28 President Biden, supra note 5.

29 See Ben Remaly, Wilson: FTC leadership may pose an existential threat to the agency, Glob. Competition Rev. (Nov. 10, 2021), (Article includes quote from Republican Senator Mike Lee decrying U.S. antitrust policy changes: “if this is what antitrust reform looks like, it’s dead in the water”).

30 Matthew Boswell, Comm’r of Competition, Canada needs more competition: Pre-recorded remarks at the Canadian Bar Association Competition Law Fall Conference; also see Vass Bednar & Robin Shaban, Canada’s Competition Act Needs an Overhaul, Globe & Mail (June 20, 2021), (opening the article with a discussion of legislative changes and proposals in the United States).

31 Int’l Monetary Fund, World Economic Outlook Database (Oct. 2020),,132,134,136,158,112,111,&s=NGDP_RPCH,NGDPD,NGDPDPC,&sy=2020&ey=2021&ssm=0&scsm=1&scc=0&ssd=1&ssc=0&sic=0&sort=country&ds=.&br=1.

32 Letter from Justin Trudeau, Prime Minister of Canada, to Navdeep Bains, Minister of Innovation, Sci., & Indus. of Canada (Dec. 13, 2019),

33 Christine S. Wilson, Comm’r, Fed. Trade Comm’n, Welfare Standards Underlying Antitrust Enforcement: What You Measure is What You Get, Luncheon Keynote Address at George Mason Law Review 22nd Annual Antitrust Symposium: Antitrust at the Crossroads? 4 (Feb. 15, 2019),

34 Competition Act, R.S.C. 1985, c. C-34 § 1.1.

35 Tervita Corp. v. Canada (Commissioner of Competition), 2016 SCC 3 at paras 110-113.

36 Competition Act, R.S.C. 1985, c. C-34 § 96.

37 Id. § 45(7).

38 Id. § 94.

39 See Kevin G. Lynch, Avoiding the financial crisis: Lessons from Canada, Policy Options (May 1, 2020),

40 E.g. President Biden, supra note 5 (calling for all agencies to consider “unfair data collection and surveillance practices that may damage competition, consumer autonomy, and consumer privacy”).

41 See Colin Hyslop, Bill C-11: Canada Proposes New Data Privacy Legislation, Data Prot. Report (Nov. 20, 2020),

42 See Menaka Raman-Wilms & Bill Curry, What Is Bill C-10 and Why Are the Liberals Planning to Regulate the Internet?, Globe & Mail (May 20, 2021),

43 See Letter from Justin Trudeau, supra note 32 (requesting that the Minister “[c]ontinue to support Canada’s traditionally strong industries – including, but not limited to, automotive, aerospace and agri-food”).

44 Recent rounds of legislative amendments have tried to eliminate industry-specific provisions contained in the statute, e.g. Competition Bureau Canada, A Guide to Amendments to the Competition Act, (last visited Oct. 23, 2021) (“The airline-specific provisions have been repealed so that all industries are treated equally”).

45 Competition Pol’y Rev. Panel, Compete to Win (June 2008) at 56,$file/compete_to_win.pdf.

46 Brian Facey, Canada should learn from U.S experience before adopting new antitrust laws, Globe & Mail (February 10, 2009); Paul Crampton, A critical step forward, Globe & Mail (July 2, 2008).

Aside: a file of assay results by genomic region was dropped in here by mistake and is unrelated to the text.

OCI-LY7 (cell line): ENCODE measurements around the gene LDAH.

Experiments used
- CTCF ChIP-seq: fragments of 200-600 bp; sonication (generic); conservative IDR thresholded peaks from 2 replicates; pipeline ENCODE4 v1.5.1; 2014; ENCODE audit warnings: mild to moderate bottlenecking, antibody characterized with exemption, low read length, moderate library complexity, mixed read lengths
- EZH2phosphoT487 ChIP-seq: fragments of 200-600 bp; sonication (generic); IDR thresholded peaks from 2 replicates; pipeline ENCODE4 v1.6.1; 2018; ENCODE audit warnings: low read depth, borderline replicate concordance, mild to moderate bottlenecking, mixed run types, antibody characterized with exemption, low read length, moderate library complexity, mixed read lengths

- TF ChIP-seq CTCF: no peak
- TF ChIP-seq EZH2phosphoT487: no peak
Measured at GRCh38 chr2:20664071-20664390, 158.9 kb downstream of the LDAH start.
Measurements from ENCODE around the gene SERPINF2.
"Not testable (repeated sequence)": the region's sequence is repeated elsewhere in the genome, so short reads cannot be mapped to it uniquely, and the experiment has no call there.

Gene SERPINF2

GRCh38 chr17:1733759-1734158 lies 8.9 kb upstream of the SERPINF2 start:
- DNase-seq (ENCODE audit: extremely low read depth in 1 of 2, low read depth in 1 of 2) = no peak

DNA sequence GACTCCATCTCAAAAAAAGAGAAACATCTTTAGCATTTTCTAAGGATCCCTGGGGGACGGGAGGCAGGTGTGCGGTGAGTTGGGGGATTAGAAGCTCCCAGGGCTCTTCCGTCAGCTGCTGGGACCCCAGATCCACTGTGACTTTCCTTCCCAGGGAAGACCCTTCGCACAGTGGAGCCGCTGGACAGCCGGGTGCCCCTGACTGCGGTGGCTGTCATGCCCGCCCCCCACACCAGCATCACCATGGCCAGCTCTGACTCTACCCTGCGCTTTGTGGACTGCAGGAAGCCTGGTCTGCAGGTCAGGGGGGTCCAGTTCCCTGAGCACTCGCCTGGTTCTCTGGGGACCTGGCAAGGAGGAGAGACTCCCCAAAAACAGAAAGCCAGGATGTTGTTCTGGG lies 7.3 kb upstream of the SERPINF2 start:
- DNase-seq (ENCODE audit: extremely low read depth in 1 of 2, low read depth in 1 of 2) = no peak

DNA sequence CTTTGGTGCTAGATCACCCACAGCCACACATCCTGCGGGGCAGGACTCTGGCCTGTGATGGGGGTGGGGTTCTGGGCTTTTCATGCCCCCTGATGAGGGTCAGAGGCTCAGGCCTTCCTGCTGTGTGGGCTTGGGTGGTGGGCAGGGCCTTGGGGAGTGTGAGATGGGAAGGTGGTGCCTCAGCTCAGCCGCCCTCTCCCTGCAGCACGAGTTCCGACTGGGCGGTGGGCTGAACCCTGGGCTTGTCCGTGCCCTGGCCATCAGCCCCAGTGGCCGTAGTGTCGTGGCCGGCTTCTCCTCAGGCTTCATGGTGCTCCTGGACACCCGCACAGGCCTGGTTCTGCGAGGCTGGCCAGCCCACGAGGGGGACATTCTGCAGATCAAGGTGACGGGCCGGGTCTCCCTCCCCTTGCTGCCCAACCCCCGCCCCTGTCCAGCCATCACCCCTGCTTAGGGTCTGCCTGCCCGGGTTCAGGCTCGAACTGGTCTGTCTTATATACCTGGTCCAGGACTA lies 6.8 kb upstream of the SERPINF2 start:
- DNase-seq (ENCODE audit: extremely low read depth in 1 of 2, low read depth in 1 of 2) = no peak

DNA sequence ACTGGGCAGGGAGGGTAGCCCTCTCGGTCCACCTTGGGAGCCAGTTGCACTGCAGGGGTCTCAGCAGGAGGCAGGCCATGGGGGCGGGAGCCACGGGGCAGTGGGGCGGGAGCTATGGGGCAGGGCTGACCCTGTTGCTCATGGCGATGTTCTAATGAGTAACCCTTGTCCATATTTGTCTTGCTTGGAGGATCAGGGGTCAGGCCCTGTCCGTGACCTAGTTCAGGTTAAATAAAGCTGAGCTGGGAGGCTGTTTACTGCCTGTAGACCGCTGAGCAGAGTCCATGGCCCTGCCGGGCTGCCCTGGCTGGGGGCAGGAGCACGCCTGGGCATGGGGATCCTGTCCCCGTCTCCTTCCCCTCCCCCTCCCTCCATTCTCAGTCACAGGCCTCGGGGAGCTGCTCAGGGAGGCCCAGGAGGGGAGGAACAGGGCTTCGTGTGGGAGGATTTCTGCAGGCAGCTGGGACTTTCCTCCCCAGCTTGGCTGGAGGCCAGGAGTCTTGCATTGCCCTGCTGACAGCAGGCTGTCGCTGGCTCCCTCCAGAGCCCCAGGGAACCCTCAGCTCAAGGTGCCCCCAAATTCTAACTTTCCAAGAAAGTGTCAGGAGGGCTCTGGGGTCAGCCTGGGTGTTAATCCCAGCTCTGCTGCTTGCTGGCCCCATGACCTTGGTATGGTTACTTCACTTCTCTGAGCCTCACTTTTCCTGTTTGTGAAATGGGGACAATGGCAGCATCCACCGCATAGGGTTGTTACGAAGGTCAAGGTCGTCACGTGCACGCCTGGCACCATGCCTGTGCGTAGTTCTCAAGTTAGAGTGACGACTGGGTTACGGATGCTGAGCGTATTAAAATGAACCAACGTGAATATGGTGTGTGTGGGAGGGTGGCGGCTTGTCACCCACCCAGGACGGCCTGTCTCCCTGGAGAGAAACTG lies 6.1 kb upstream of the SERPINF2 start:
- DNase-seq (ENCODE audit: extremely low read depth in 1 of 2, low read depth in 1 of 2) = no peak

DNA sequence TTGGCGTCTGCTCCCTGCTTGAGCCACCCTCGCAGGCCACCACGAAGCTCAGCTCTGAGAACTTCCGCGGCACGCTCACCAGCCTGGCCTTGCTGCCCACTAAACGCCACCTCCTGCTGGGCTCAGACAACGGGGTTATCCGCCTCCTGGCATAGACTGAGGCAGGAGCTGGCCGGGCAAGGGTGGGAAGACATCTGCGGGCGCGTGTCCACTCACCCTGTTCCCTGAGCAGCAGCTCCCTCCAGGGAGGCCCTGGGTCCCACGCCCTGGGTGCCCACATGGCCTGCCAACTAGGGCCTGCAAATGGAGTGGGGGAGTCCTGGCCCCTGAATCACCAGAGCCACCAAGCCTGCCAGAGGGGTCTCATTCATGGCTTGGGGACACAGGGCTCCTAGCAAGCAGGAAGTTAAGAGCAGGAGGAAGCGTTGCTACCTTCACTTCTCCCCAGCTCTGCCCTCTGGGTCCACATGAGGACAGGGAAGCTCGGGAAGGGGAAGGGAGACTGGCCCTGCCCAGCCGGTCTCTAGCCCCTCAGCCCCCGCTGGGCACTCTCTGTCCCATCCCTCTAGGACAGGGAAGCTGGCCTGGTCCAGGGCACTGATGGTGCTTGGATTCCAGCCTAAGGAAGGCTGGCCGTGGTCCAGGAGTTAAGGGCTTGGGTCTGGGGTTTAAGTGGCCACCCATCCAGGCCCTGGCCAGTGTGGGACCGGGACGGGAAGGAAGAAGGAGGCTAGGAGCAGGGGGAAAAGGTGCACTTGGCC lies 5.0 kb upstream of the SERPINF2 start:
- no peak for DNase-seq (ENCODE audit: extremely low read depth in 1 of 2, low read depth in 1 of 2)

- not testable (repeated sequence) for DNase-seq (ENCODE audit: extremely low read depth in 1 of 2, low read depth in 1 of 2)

47 E.g. Canadian Bar Association, CBA Competition Law Fall Online Symposium (Oct. 2021) (the Day 1 sessions focused mainly on private practice concerns with the merger review process); Competition Bureau Canada, Competition and Growth Summit (June 2021) (discussions regarding the merger review process focused mostly on the Bureau’s concerns).

48 See Competition Bureau Canada, Model Timing Agreement for Merger Reviews involving Efficiencies (May 21, 2020),

49 E.g. Communiqué, C.D. Howe Institute Competition Policy Council, Mergers and Inquisitions? Competition Bureau’s Merger Review Needs Improvement (Oct. 26, 2017); Communiqué, C.D. Howe Institute Competition Policy Council, Help Wanted: Priorities for a New Competition Commissioner (May 17, 2018).

50 See Competition Bureau Canada, Monthly report of concluded merger reviews,; The Canadian Bar Association, Letter to the Stating Committee on Industry, Science and Technology RE: Summary of CBA Views on Potential Competition Act Amendments (Apr. 28, 2021) at p. 3 fn. 8 (since this letter’s publication, the Bureau has only cleared one additional transaction — Canada National Railway Company / H&R Transport Limited — on the basis of the efficiencies exception).

51 Competition Bureau Canada, Big Data and Innovation: Key Themes for Competition Policy in Canada (Feb. 19, 2018),

52 See Competition Bureau Canada, Competition Bureau Performance Measurement & Statistics Report 2020-21, (June 30, 2021)

53 Competition Bureau Canada, Competition in the Digital Age: The Competition Bureau’s Strategic Vision for 2020-2024 (Feb. 11, 2020),

54 Press Release, Competition Bureau Canada, Competition Bureau enhances information-gathering efforts on non-notifiable mergers (September 17, 2019),

55 E.g. Press Release, Competition Bureau Canada, Competition Bureau seeks information from market participants to advance investigation of Rogers’ proposed acquisition of Shaw (Sept. 28, 2021),; Press Release, Competition Bureau Canada, Competition Bureau seeks input from market participants to inform an ongoing investigation of Amazon (August 14, 2020),

56 Comm’r Boswell, supra note 30.

57 Brian Facey and David Dueck, Canada’s Efficiency Defence: Why Ignoring Section 96 Does more Harm Than Good for Economic Efficiency and Innovation, 32 Canadian Competition Law Review 33 (2019),

58 Competition Pol’y Rev. Panel, supra note 45.